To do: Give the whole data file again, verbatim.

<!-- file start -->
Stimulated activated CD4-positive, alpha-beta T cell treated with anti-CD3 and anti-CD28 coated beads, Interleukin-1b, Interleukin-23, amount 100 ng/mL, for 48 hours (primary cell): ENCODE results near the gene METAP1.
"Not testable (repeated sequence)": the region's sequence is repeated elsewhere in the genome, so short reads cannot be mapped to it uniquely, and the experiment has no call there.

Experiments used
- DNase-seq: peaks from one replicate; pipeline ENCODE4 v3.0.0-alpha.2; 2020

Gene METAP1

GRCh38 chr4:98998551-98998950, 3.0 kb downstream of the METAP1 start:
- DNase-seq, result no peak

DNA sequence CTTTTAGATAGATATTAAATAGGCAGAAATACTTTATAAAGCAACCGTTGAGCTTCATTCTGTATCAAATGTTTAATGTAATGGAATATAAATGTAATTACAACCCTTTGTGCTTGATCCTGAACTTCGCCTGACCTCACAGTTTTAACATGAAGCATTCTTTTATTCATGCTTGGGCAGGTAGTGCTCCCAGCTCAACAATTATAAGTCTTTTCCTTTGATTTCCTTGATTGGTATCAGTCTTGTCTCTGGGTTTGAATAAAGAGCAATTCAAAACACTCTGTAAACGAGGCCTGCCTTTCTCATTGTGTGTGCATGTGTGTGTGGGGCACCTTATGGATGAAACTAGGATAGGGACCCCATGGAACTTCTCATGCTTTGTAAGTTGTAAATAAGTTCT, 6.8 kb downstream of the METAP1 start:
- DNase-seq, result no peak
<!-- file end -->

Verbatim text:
Stimulated activated CD4-positive, alpha-beta T cell treated with anti-CD3 and anti-CD28 coated beads, Interleukin-1b, Interleukin-23, amount 100 ng/mL, for 48 hours (primary cell): ENCODE results near the gene METAP1.
"Not testable (repeated sequence)": the region's sequence is repeated elsewhere in the genome, so short reads cannot be mapped to it uniquely, and the experiment has no call there.

Experiments used
- DNase-seq: peaks from one replicate; pipeline ENCODE4 v3.0.0-alpha.2; 2020

Gene METAP1

GRCh38 chr4:98998551-98998950, 3.0 kb downstream of the METAP1 start:
- DNase-seq, result no peak

DNA sequence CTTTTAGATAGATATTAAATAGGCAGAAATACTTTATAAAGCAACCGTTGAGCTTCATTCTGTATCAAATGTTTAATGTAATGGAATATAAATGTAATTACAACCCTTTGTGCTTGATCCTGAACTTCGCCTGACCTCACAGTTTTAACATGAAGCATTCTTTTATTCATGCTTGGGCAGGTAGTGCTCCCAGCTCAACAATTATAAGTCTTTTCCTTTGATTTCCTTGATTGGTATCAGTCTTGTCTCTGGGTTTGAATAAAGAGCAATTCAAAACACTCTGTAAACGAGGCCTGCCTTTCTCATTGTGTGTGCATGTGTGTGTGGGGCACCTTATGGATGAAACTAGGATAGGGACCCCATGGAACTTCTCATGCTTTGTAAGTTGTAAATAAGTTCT, 6.8 kb downstream of the METAP1 start:
- DNase-seq, result no peak